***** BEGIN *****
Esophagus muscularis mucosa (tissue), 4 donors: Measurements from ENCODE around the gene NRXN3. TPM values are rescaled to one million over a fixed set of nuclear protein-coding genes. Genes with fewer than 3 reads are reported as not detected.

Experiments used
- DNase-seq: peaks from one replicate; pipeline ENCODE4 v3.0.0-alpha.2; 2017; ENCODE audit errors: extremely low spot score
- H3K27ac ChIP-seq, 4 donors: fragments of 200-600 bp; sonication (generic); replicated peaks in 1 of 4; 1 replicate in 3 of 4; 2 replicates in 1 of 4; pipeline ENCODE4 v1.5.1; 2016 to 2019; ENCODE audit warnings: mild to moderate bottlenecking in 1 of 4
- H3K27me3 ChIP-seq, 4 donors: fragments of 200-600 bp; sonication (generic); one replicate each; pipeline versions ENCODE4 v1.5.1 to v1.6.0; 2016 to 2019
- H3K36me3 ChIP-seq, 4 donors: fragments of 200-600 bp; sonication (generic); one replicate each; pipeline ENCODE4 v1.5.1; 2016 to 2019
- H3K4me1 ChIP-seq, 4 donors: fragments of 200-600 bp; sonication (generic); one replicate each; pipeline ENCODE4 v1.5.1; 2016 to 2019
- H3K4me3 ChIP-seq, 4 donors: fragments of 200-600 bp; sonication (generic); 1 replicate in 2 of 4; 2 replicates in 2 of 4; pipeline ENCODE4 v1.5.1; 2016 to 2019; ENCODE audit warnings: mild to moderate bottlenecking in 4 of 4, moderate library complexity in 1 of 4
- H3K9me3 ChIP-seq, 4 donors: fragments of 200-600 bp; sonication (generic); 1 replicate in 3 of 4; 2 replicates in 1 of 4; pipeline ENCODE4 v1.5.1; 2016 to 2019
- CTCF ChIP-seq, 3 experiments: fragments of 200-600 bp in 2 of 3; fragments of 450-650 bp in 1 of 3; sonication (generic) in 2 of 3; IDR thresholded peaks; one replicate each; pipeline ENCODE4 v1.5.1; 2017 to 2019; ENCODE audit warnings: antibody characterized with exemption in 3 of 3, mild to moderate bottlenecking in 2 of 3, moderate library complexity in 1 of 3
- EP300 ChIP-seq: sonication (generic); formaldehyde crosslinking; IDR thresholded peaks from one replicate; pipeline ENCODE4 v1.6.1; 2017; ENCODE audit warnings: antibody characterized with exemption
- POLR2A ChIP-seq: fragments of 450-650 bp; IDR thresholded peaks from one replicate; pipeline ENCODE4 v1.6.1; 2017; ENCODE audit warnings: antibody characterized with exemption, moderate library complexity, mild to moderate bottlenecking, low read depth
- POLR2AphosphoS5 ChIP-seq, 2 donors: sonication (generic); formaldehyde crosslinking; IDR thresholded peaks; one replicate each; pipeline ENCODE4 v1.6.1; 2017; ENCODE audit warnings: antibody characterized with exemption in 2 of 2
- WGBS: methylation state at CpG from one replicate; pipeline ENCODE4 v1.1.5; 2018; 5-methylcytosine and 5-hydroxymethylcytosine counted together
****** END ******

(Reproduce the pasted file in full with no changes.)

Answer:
Esophagus muscularis mucosa (tissue), 4 donors: Measurements from ENCODE around the gene NRXN3. TPM values are rescaled to one million over a fixed set of nuclear protein-coding genes. Genes with fewer than 3 reads are reported as not detected.

Experiments used
- DNase-seq: peaks from one replicate; pipeline ENCODE4 v3.0.0-alpha.2; 2017; ENCODE audit errors: extremely low spot score
- H3K27ac ChIP-seq, 4 donors: fragments of 200-600 bp; sonication (generic); replicated peaks in 1 of 4; 1 replicate in 3 of 4; 2 replicates in 1 of 4; pipeline ENCODE4 v1.5.1; 2016 to 2019; ENCODE audit warnings: mild to moderate bottlenecking in 1 of 4
- H3K27me3 ChIP-seq, 4 donors: fragments of 200-600 bp; sonication (generic); one replicate each; pipeline versions ENCODE4 v1.5.1 to v1.6.0; 2016 to 2019
- H3K36me3 ChIP-seq, 4 donors: fragments of 200-600 bp; sonication (generic); one replicate each; pipeline ENCODE4 v1.5.1; 2016 to 2019
- H3K4me1 ChIP-seq, 4 donors: fragments of 200-600 bp; sonication (generic); one replicate each; pipeline ENCODE4 v1.5.1; 2016 to 2019
- H3K4me3 ChIP-seq, 4 donors: fragments of 200-600 bp; sonication (generic); 1 replicate in 2 of 4; 2 replicates in 2 of 4; pipeline ENCODE4 v1.5.1; 2016 to 2019; ENCODE audit warnings: mild to moderate bottlenecking in 4 of 4, moderate library complexity in 1 of 4
- H3K9me3 ChIP-seq, 4 donors: fragments of 200-600 bp; sonication (generic); 1 replicate in 3 of 4; 2 replicates in 1 of 4; pipeline ENCODE4 v1.5.1; 2016 to 2019
- CTCF ChIP-seq, 3 experiments: fragments of 200-600 bp in 2 of 3; fragments of 450-650 bp in 1 of 3; sonication (generic) in 2 of 3; IDR thresholded peaks; one replicate each; pipeline ENCODE4 v1.5.1; 2017 to 2019; ENCODE audit warnings: antibody characterized with exemption in 3 of 3, mild to moderate bottlenecking in 2 of 3, moderate library complexity in 1 of 3
- EP300 ChIP-seq: sonication (generic); formaldehyde crosslinking; IDR thresholded peaks from one replicate; pipeline ENCODE4 v1.6.1; 2017; ENCODE audit warnings: antibody characterized with exemption
- POLR2A ChIP-seq: fragments of 450-650 bp; IDR thresholded peaks from one replicate; pipeline ENCODE4 v1.6.1; 2017; ENCODE audit warnings: antibody characterized with exemption, moderate library complexity, mild to moderate bottlenecking, low read depth
- POLR2AphosphoS5 ChIP-seq, 2 donors: sonication (generic); formaldehyde crosslinking; IDR thresholded peaks; one replicate each; pipeline ENCODE4 v1.6.1; 2017; ENCODE audit warnings: antibody characterized with exemption in 2 of 2
- WGBS: methylation state at CpG from one replicate; pipeline ENCODE4 v1.1.5; 2018; 5-methylcytosine and 5-hydroxymethylcytosine counted together